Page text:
Sea urchin spines protect the animal's body from predators and from the effect of high energy environments. The spines of urchins from different orders, families and genera have very different sizes, morphologies and microarchitectures, and the different designs of sea urchin spines reveal much about the design space available for functional biogenic calcite-based structures. The 3D microarchitecture of primary spines of a number of sea urchins was studied with synchrotron microCT and reconstructed with 5 μm or smaller voxels (volume elements), and similarities and differences were determined in order to better understand the design space. Hollow spines from different genera of the family Diadematidae, order Diadematoida, are one type of solution, but significant differences were observed within this phylogenic subset. Spines from members of order Echinoidea, family Toxopneustidae, employ a very different strategy, one that emphasizes interconnected trabeculae to a greater degree than do the diadematids. Numerical data for some 3D structural characteristics are presented, data that would be impractical to obtain by methods other than microCT.
Study of the composition and 3D chemical distribution of the particles that come from space are of great interest since
they can provide information about the early stages and evolution of the solar system. The size of these samples varies
with the smallest ones in the micron and even sub-micron range. X-ray fluorescence microCT (computed tomography)
with focused X-ray beam can be successfully used to study these kinds of samples. This is especially important when
sectioning is not feasible, or it is undesirable either due to the risk of contamination, as is the case with comet particles
recently collected by the NASA Stardust mission, or the requirement for further analysis by different characterization
techniques. X-ray fluorescence microCT measurements on several space samples were performed at the beamline 6-2
using the existing microprobe setup. Two mirror optical system is used for beam focusing with an additional set of KB
mirrors located in the hutch near the sample to focus the beam further down to 2x4 microns. Incident X-ray energy is
selected with a monochromator in the range of 5 to 20 keV. Fluorescence data was collected with Si(Li) fluorescence
detector and PIN diode was used to collect attenuation data that provides additional information for fluorescence
tomography reconstruction. The results of the measurements of two micrometeorites with sizes of approximately 100
microns, are presented.
Plate-like samples are particularly challenging to reconstruct with computed tomography (CT) while preserving sensitivity to very small features within the sample. Specifically, quantifying fatigue crack openings of ≤ 2.5 μm in compact tension samples with maximum cross-sections of 25 mm is impractical with conventional microCT. If one is constrained to use plate-like samples, then an alternative approach to conventional microCT is needed. Imaging with X-ray phase contrast offers increased sensitivity compared to X-ray absorption-based techniques. Synchrotron X-ray phase contrast microradiographs (propagation method) coupled with multiple-angle stereometry are used to map the 3D position of fatigue crack surfaces within aluminum samples. The method is briefly outlined, and crack positions obtained with phase stereometry are found to agree with those determined from absorption microCT. Preliminary calculations of phase contrast derived from a sample fractured in fatigue are compared with phase micrographs of the same sample: at present agreement is only approximate.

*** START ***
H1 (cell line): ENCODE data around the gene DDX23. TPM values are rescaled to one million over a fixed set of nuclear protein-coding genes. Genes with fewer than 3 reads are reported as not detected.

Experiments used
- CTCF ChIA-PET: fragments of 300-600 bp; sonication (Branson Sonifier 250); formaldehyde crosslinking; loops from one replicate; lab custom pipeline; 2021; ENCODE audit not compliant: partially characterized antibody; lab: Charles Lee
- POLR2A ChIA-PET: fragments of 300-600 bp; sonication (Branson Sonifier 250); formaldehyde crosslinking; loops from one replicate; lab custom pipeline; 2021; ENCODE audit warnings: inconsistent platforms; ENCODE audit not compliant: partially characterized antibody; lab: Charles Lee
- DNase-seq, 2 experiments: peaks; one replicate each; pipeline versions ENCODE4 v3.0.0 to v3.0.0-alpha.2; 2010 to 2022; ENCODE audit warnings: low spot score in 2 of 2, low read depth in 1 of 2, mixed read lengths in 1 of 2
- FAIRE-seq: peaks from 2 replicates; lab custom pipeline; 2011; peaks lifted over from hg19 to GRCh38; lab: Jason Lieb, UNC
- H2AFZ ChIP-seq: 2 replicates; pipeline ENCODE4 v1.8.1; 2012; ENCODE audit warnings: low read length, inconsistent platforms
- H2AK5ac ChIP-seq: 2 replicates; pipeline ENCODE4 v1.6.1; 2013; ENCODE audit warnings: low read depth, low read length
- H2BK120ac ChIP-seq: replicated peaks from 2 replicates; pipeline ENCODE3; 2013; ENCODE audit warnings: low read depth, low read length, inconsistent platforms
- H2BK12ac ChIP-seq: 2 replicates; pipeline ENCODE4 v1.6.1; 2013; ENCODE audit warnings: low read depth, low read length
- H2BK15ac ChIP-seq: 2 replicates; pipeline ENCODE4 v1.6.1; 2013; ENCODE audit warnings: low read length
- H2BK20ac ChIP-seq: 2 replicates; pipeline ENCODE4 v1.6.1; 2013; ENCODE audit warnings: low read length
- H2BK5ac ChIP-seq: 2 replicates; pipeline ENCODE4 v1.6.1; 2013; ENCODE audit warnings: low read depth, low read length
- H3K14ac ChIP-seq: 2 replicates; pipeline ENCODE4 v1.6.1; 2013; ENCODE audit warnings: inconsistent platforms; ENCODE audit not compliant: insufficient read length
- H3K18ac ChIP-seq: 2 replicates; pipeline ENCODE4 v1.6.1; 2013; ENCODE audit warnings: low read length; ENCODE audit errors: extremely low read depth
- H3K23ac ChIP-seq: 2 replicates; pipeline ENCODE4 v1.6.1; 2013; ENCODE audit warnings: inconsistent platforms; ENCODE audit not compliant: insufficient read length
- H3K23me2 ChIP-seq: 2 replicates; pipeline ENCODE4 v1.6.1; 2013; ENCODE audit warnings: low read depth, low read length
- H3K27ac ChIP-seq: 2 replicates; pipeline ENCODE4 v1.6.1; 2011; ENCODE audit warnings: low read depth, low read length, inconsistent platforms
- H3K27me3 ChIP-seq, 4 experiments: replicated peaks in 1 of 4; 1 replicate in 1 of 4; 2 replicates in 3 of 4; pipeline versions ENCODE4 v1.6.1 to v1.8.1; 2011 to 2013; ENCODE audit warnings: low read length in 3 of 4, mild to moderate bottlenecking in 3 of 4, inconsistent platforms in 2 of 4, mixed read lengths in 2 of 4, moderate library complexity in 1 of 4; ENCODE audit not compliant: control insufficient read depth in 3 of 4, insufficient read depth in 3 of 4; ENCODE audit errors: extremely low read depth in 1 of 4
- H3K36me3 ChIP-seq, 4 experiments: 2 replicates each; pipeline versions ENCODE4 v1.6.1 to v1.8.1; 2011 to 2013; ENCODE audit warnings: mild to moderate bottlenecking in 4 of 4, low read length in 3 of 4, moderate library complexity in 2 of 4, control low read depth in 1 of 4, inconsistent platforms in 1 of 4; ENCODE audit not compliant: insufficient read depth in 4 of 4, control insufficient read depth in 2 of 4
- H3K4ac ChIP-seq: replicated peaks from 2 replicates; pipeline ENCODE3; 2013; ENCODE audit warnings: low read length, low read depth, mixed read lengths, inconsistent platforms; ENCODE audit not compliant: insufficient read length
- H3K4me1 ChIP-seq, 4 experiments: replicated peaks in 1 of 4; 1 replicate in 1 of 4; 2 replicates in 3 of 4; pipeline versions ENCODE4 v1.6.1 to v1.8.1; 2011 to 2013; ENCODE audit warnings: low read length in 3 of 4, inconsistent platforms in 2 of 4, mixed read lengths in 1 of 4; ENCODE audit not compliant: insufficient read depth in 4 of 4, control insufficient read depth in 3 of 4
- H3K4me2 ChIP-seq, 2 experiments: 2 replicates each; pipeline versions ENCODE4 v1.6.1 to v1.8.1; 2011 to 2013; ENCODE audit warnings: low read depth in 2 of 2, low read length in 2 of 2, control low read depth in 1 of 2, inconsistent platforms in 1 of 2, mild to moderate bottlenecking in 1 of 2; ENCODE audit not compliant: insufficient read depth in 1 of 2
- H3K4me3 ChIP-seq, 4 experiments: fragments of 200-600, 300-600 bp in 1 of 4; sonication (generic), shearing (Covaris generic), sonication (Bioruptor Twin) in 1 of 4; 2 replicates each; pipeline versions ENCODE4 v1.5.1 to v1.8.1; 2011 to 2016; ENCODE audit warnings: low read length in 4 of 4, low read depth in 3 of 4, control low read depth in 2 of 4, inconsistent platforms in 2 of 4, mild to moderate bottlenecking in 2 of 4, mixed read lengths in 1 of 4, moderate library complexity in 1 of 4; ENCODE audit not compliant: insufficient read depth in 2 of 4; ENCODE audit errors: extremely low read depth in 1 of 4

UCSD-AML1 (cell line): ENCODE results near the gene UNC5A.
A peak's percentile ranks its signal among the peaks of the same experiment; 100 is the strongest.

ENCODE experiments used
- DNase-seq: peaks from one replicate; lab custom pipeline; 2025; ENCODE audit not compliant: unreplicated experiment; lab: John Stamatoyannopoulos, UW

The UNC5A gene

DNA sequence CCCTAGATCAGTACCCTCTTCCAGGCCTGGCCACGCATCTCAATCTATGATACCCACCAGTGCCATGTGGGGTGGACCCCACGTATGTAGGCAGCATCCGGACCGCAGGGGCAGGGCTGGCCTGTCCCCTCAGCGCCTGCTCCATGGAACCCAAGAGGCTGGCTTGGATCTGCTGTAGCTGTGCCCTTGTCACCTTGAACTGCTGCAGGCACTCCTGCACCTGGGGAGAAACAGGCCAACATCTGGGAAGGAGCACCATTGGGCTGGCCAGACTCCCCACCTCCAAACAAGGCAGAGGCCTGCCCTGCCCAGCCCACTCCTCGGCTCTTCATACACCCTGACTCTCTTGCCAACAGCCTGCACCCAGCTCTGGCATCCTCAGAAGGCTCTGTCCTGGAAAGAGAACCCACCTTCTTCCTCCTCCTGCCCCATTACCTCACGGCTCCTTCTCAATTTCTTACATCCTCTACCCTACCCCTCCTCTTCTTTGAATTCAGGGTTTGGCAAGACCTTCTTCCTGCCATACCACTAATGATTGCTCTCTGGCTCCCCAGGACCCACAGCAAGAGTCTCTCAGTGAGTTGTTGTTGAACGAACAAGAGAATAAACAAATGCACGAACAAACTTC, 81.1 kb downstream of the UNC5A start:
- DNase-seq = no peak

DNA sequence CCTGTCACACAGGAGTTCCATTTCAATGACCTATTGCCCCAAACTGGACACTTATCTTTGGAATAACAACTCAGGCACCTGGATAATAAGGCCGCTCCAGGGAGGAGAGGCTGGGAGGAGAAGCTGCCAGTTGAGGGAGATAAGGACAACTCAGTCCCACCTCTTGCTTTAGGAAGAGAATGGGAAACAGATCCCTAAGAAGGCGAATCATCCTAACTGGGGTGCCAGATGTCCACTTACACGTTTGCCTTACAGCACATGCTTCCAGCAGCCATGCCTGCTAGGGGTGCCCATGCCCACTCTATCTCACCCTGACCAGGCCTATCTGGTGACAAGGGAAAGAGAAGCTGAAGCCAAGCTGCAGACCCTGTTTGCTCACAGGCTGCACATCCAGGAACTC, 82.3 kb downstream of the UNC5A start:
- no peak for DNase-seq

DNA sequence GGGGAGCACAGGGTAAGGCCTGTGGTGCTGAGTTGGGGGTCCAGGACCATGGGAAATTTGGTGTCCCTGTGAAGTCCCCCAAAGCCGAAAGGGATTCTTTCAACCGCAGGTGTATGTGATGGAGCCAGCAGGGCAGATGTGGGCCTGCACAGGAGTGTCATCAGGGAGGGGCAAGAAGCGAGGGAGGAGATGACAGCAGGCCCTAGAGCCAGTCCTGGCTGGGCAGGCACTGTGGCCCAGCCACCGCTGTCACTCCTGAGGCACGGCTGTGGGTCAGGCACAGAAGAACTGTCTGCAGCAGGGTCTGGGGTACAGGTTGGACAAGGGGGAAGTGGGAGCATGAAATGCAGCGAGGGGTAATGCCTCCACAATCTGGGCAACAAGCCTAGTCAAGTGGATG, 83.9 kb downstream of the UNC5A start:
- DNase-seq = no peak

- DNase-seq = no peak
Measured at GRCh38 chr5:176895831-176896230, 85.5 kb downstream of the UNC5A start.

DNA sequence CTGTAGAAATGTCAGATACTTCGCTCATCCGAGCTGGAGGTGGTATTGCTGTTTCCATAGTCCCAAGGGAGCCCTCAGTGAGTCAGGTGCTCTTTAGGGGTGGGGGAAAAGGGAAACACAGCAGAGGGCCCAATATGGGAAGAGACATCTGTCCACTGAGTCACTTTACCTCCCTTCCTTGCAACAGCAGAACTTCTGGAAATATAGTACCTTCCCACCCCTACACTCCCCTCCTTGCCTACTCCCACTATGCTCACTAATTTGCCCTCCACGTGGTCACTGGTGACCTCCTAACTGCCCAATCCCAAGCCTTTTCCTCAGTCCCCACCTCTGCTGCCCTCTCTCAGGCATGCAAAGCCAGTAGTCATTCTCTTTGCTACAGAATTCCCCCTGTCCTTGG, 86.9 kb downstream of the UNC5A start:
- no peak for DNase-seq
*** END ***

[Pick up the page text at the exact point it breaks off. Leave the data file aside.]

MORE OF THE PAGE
Newts are the most developed vertebrates which retain the ability as adults to regenerate missing limbs; they are, therefore, of great interest in terms understanding how such regeneration could be triggered in mammals. In this study, synchrotron microCT was used to study bone microstructure in control forelimbs and in forelimbs regenerated for periods from 37 to 85 days. The bone microstructure in newts has been largely neglected, and interesting patterns within the original bone and in the regenerating arm and hand are described. Periosteal bone formation in the regenerating arm and finger bones, delayed ossification of carpal (but not metacarpal) bones and the complex microstructure of the original carpal bones are areas where microCT reveals detail of particular interest.
Sea urchins employ as wide a range of composite reinforcement strategies as are seen in engineering composites. Besides tailoring reinforcement morphology and alignment to the functional demands of position, solid solution strengthening (high Mg calcite), inclusion toughening (macromolecules), functional gradients in mineral reinforcement morphology, composition and dimensions and mineral interface tailoring are other tactics important to achieving high toughness and high strength in sea urchin teeth. Teeth from different echinoid families illustrate combinations of reinforcement parameters and toughening mechanisms providing good functionality, a virtual probe of the available design space. This paper focuses on a multi-mode x-ray investigation of sea urchin teeth studied on scales approaching 1 µm in millimeter-sized samples, in particular mapping 3-D microarchitecture with synchrotron and laboratory microCT and mapping Ca1-xMgxCO3 crystal composition x and microstrain and crystallite size via microbeam diffraction.